Marcus Rebuttal

This is  a letter from a concerned citizen that is being sent to the News Herald Editor and also all of the Loudon County Commissioners

Dear Editor,

In response to Commissioner Nancy Marcus’ remarks made to the Loudon County Commission on February 16, I would similarly like to address the County Commission regarding the building program that is currently under consideration.

Like Mrs. Marcus, I am prompted to write because of my own confusion. However, unlike Mrs. Marcus, I do not question the need for capital improvements with regard to the Greenback School. Frankly, I fail to believe that any dispassionate observer would not heartily recommend a new structure for Greenback.

Mrs. Marcus’ address was revealing for two reasons. First, she implies her lifetime residency and her Loudon County Schools matriculation unequally qualify her to lodge her opinions. I do not take issue with her right to state her case. But the insinuation that her opinion is of higher quality in part due to her long-term residency is hogwash.

I have lived in this county for 14 years. I too have three children in the Loudon County School system. I am satisfactorily educated, although I am not a teacher or an administrator. And with that, my qualifications for weighing my opinions with Loudon County School Board are of no less quality than Mrs. Marcus’. I hope she can appreciate that inalienable right to air grievances.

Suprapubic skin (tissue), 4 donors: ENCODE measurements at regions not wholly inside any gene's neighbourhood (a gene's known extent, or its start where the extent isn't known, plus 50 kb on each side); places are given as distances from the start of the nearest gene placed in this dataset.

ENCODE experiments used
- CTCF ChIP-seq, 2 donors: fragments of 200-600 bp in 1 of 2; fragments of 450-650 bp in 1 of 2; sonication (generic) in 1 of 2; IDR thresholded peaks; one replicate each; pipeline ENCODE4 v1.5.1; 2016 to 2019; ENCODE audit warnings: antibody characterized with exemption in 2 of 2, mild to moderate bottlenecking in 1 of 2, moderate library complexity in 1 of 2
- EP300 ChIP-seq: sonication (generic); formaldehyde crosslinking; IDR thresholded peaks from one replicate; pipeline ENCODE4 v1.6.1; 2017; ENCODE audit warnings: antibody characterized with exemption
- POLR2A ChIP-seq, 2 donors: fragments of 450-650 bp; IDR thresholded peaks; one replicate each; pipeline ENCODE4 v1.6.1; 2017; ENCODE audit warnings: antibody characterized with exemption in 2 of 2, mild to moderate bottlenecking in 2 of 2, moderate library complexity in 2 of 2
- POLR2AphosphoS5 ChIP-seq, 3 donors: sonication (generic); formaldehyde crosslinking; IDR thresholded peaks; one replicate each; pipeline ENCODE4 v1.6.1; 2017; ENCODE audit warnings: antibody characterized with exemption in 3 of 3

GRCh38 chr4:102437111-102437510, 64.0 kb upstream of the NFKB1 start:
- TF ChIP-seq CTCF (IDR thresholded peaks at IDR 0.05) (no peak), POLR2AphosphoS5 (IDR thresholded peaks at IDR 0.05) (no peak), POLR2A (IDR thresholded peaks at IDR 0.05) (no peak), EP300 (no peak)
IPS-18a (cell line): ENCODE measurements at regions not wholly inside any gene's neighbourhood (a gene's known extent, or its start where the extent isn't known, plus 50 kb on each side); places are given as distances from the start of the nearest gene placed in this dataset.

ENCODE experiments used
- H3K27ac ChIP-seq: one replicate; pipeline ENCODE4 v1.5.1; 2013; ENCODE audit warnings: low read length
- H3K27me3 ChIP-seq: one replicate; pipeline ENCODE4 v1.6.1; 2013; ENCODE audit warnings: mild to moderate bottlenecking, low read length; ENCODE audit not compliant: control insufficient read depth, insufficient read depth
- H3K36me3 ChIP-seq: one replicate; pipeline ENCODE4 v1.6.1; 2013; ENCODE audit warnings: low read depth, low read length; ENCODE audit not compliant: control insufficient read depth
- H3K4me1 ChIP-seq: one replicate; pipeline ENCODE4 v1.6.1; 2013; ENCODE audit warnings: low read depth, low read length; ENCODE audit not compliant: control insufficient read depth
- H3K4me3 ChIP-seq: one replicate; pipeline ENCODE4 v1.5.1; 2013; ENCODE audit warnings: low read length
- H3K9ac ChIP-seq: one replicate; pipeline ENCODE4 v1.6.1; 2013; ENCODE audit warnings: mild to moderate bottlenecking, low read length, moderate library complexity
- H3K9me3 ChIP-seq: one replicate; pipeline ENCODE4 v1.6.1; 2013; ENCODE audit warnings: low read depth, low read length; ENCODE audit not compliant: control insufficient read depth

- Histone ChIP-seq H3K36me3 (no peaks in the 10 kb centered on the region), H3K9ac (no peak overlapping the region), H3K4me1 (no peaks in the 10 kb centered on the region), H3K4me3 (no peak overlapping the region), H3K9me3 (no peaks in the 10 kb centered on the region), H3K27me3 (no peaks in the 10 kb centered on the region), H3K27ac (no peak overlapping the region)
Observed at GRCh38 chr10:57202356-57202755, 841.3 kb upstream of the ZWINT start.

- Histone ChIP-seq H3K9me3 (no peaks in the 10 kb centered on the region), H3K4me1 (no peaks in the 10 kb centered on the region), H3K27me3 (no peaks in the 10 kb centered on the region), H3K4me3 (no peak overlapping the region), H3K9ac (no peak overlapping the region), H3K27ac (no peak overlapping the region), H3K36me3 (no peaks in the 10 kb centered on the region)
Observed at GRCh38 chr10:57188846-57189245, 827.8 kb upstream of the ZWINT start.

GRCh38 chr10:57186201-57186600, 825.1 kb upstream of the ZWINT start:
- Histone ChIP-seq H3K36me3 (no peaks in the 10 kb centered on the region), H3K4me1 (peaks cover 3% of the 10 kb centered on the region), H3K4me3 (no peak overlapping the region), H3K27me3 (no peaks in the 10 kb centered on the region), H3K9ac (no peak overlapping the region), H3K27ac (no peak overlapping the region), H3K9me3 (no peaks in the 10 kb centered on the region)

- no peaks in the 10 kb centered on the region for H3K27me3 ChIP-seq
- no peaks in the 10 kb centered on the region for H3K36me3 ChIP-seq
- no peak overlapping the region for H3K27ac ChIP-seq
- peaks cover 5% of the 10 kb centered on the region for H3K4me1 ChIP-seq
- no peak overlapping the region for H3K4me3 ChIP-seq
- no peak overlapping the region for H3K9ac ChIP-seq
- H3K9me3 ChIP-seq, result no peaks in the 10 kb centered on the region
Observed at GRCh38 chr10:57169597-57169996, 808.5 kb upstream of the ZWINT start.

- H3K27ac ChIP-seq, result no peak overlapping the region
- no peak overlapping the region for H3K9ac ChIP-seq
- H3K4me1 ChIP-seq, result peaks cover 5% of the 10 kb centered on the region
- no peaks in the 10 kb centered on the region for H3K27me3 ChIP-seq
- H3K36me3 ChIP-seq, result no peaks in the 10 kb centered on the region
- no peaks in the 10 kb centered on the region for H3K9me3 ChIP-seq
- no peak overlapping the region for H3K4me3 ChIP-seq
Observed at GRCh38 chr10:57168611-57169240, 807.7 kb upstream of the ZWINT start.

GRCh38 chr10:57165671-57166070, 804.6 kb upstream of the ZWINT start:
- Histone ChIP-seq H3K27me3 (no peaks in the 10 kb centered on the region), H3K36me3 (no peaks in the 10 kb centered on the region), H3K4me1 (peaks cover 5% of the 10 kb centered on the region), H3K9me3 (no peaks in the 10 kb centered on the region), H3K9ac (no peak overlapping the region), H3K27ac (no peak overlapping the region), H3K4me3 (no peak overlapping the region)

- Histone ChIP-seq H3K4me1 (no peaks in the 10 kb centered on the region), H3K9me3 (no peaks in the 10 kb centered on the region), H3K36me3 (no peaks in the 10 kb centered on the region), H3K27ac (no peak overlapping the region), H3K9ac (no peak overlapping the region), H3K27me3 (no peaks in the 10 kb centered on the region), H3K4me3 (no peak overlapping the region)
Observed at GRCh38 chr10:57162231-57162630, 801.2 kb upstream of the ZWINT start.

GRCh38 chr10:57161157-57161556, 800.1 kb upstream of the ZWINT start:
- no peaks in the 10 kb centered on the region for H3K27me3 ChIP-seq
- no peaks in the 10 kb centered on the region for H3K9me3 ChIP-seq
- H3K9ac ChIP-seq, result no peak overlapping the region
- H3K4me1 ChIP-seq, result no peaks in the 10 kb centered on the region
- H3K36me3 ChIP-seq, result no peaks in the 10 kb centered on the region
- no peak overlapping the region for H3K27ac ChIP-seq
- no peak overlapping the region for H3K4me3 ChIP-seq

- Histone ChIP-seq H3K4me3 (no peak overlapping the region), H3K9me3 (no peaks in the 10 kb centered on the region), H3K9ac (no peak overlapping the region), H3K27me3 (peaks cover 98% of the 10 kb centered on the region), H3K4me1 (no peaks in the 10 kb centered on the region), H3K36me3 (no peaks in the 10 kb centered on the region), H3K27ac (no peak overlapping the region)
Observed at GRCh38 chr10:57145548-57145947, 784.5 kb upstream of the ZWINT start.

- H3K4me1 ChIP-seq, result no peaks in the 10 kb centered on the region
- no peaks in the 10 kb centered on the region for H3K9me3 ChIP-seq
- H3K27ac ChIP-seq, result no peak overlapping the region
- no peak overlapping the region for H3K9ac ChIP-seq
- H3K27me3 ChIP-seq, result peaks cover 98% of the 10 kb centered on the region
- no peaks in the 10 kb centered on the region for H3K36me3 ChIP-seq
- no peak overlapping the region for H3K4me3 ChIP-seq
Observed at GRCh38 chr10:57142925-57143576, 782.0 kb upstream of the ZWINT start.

Second, Mrs. Marcus calls into question the legitimacy of reports that recommend a new structure for Greenback. She says “all of this information has made it sound as if this school is in such horrible, irreparable condition, it could be in some third-world country…”

I hasten to point out, these reports were offered by licensed engineers and architects, a field in which Mrs. Marcus is certainly not qualified. Over the years, the school board has hired independent professionals to verify the condition of the school structure, and to recommend replacement versus repair. After hearing these recommendations, the school board decided to pursue the building of a new school. I believe the economics involved were weighed heavily in making that decision, and Mrs. Marcus has had every opportunity to hear, first hand, those recommendations and question the validity.

Unlike Mrs. Marcus’ characterization, “this information” has not come solely from the voices of Greenback parents, but from independent professionals who were tasked with finding a cost-effective solution to an ongoing problem.

Further, Mrs. Marcus makes the recommendation that a proposed $30 million be divided three ways:
a) Renovate Loudon High School
b) Build a new 6-8 facility for Eaton, North Middle and Highland Park, and
c) Renovate the current Greenback facility and build a new Greenback PK-6 facility

Ostensibly, then, each of these projects would receive approximately $10 million. However, a new Greenback facility would cost far more than $10 million. And so, I would guess, would three new middle school facilities. Mrs. Marcus’ suggestion simply doesn’t add up.